Butterflies across the nation are losing their habitat, but home gardeners can do a lot to help preserve the diversity of these lovely creatures. “We have a lot of habitat in this country, but we are losing it at a rapid pace,” says Chip Taylor, director of Monarch Watch, a nonprofit educational outreach program that works to preserve and encourage monarch butterfly habitats. “Development consumes 6,000 acres a day, a loss of 2.2 million acres per year. The overuse of herbicides is turning diverse areas that support monarchs, pollinators and other wildlife into grass-filled landscapes that support few species.”
In response to an increasing awareness of habitat destruction, many people have begun to preserve and restore natural areas so they might serve as appropriate homes for wildlife. You can join the fun by making your yard more butterfly-friendly and enjoy the many additional benefits these pretty pollinators bring.
Beauty, Butterflies and a Whole Lot More
The butterfly gardener reaps many rewards. If you plant a butterfly garden where there used to be lawn, you’ll reduce mowing, which translates to less work, less water use, and less air and noise pollution. Butterflies like a variety of plants, so creating a garden for them can add incredible biological diversity–and beauty–to your yard. That diversity is likely to reduce populations of pest insects by making it harder for them to find their specific host plants. Plus, butterflies themselves will become an important part of your micro-ecosystem, pollinating many plants. The butterflies in your region will be adapted to its native plants, and that’s good news for you, too. Plants that are already well-suited to grow in a particular location and climate require less maintenance, less water and less fertilizer.
The first step in creating a butterfly garden is research. Find out what butterflies live near you so you can include the plants they need for food. The best way to start is to look for butterflies around your proposed garden, in your neighbors’ yards, or in nearby parks, natural areas, roadsides or gardens. Take note of the species you see. (For a list of butterfly guidebooks, visit the Monarch Watch’s reading room.) You can also find out about regional species by talking to your local county extension office (Google your county name and “extension office”), the Xerces Society, the North American Butterfly Association and conservation organizations in your region.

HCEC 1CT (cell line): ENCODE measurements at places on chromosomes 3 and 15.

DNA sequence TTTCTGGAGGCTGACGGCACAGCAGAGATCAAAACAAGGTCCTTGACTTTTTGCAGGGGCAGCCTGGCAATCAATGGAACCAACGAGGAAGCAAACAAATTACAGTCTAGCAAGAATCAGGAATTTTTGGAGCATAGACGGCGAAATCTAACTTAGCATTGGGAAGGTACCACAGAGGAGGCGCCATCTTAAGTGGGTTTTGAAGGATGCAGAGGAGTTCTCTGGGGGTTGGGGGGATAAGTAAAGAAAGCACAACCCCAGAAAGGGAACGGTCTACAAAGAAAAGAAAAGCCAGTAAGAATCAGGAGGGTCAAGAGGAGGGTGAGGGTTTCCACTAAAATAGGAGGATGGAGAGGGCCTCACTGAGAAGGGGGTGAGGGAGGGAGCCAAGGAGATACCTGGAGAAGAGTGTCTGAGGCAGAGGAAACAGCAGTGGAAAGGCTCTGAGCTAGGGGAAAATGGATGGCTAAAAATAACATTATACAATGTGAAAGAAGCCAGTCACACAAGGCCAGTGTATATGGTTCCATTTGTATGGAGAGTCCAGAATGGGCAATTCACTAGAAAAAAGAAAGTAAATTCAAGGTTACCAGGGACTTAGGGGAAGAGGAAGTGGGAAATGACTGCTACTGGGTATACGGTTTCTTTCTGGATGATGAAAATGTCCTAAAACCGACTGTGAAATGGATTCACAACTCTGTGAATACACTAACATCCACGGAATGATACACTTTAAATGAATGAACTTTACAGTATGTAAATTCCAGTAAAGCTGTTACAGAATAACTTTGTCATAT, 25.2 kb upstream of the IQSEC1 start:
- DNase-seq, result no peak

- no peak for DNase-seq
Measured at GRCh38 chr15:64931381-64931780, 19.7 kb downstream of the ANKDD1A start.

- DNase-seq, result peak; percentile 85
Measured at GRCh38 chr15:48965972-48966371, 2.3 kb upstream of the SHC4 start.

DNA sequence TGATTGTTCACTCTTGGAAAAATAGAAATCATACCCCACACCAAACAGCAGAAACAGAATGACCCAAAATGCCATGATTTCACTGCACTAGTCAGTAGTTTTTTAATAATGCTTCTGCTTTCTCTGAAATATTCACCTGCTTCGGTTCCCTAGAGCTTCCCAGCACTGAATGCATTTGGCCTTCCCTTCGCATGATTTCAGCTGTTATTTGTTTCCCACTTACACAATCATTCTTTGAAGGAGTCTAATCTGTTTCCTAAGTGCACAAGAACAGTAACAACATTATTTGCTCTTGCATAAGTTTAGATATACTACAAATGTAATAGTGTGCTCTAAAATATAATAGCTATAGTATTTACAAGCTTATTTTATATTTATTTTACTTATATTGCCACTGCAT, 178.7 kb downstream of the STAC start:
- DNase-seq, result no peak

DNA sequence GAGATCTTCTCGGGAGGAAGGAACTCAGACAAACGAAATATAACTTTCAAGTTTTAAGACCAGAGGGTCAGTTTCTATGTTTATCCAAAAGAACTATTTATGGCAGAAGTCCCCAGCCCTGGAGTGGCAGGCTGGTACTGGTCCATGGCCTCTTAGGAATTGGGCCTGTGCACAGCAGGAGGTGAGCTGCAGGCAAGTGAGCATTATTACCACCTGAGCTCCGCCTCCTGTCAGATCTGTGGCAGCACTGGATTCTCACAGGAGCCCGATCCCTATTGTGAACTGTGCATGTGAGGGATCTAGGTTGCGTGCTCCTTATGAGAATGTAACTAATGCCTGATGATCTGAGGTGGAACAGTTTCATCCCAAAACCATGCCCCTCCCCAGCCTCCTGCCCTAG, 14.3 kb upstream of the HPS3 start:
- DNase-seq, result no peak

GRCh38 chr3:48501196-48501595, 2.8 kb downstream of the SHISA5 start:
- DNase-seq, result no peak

Growing Plants that Attract Butterflies
Your butterfly garden can be any size, from a window box to a portion of your yard to a wild area on your lot. You can include native plants, cultivated species or both. Butterflies feed on nectar, and planting a wide range of nectar plants (see “Sweet Nectar” in this article) is the best strategy for attracting many species. Include flowers that bloom at different times so your garden provides nectar from spring through autumn. Female butterflies will only lay eggs on the specific plants larvae require; be sure to include larval host plants (find a list, organized by butterfly, at Monarch Watch’s butterfly gardening page) if you want to see caterpillars transform into butterflies in your garden. Remember, the purpose of these plants is to serve as food for caterpillars–eaten leaves are good signs of your garden’s health.
As you plant, place short plants in front and tall ones in back, and clump them by species and color. As butterflies search for food, they see large splashes of color more easily than individual flowers. Butterflies are particularly attracted to red, orange, yellow and purple flowers. Avoid big flowers bred for their size; they are often poor nectar sources. Watch the butterflies, record their preferences and plant more of the popular blooms next year.
Butterflies will linger longer if you provide shelter and sun. Properly placed trees and shrubs shelter your garden from wind. If your garden is small, consider a vine-covered arbor. Sun is a necessity for the butterfly garden. Butterflies are cold-blooded and often start their day by warming their bodies in the sun. Locate your garden where it will receive at least six hours of sunlight each day, and include a spot–such as large rocks or exposed soil–where sunlight will reach the ground early in the day.